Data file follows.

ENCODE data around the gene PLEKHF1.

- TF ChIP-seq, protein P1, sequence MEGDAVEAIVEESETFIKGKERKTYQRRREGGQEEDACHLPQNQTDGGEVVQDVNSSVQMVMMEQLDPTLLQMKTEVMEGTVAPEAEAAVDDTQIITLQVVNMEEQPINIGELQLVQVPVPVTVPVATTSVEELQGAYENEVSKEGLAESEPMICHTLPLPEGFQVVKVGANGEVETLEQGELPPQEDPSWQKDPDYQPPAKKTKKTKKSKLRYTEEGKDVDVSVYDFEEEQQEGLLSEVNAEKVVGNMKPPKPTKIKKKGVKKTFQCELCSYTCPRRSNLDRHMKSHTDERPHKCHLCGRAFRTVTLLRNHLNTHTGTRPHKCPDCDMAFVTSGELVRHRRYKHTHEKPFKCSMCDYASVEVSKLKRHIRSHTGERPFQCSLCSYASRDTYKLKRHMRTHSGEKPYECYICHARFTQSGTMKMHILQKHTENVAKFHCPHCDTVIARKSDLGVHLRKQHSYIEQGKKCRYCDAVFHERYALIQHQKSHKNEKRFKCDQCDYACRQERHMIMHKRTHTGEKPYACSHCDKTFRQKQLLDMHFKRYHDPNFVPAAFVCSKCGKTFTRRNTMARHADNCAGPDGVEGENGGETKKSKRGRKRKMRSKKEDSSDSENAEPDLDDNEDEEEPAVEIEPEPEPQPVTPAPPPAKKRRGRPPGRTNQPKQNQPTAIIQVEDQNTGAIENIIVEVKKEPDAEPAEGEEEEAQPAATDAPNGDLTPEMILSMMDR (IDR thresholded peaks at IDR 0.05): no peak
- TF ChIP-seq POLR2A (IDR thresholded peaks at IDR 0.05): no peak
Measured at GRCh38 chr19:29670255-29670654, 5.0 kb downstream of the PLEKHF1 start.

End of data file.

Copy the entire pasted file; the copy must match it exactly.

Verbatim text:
ENCODE data around the gene PLEKHF1.

- TF ChIP-seq, protein P1, sequence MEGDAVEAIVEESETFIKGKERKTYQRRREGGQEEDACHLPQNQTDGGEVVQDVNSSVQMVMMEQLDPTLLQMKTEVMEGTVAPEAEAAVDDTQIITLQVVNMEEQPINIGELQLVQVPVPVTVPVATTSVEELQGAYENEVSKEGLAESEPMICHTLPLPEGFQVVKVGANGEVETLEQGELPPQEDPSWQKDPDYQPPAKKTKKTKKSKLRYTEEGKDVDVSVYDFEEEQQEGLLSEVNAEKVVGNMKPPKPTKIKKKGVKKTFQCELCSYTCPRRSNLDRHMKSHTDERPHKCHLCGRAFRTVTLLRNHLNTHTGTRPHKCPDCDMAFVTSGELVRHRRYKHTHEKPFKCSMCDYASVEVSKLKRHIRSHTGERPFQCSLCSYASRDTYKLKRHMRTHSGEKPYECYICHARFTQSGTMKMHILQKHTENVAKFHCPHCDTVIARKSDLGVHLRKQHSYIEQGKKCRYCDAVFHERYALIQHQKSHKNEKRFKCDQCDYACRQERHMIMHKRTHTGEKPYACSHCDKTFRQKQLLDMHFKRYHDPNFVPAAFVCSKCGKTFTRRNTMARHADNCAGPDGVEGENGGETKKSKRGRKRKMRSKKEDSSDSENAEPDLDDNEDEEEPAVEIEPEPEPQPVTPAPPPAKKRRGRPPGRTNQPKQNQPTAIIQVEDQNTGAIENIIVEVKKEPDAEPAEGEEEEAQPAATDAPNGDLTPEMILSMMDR (IDR thresholded peaks at IDR 0.05): no peak
- TF ChIP-seq POLR2A (IDR thresholded peaks at IDR 0.05): no peak
Measured at GRCh38 chr19:29670255-29670654, 5.0 kb downstream of the PLEKHF1 start.